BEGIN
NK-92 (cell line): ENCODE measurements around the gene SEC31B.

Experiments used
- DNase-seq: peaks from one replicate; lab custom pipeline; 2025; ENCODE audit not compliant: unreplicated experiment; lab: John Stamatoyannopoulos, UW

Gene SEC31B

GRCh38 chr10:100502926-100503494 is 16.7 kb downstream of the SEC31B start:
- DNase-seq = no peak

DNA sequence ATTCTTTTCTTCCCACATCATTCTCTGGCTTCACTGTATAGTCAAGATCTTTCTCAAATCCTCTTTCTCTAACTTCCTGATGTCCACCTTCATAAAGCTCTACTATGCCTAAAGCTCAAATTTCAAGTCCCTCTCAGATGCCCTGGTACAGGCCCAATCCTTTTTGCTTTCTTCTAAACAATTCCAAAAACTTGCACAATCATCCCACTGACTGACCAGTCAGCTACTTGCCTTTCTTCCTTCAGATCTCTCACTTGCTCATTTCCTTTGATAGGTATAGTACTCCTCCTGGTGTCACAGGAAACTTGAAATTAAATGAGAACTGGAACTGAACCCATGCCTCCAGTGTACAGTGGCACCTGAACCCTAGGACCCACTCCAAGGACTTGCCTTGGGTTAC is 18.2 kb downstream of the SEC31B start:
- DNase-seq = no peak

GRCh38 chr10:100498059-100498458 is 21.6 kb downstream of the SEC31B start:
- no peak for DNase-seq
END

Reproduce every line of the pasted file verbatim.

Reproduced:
NK-92 (cell line): ENCODE measurements around the gene SEC31B.

Experiments used
- DNase-seq: peaks from one replicate; lab custom pipeline; 2025; ENCODE audit not compliant: unreplicated experiment; lab: John Stamatoyannopoulos, UW

Gene SEC31B

GRCh38 chr10:100502926-100503494 is 16.7 kb downstream of the SEC31B start:
- DNase-seq = no peak

DNA sequence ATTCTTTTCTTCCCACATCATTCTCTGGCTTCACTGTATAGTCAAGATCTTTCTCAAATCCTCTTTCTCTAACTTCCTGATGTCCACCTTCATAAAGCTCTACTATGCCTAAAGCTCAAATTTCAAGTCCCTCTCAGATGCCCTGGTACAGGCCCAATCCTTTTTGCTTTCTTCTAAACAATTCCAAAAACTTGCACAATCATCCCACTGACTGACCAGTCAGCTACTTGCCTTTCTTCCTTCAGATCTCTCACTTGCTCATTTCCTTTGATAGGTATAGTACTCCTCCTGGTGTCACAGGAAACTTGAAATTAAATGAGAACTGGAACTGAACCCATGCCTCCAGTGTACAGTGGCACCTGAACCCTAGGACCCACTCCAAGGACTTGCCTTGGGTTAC is 18.2 kb downstream of the SEC31B start:
- DNase-seq = no peak

GRCh38 chr10:100498059-100498458 is 21.6 kb downstream of the SEC31B start:
- no peak for DNase-seq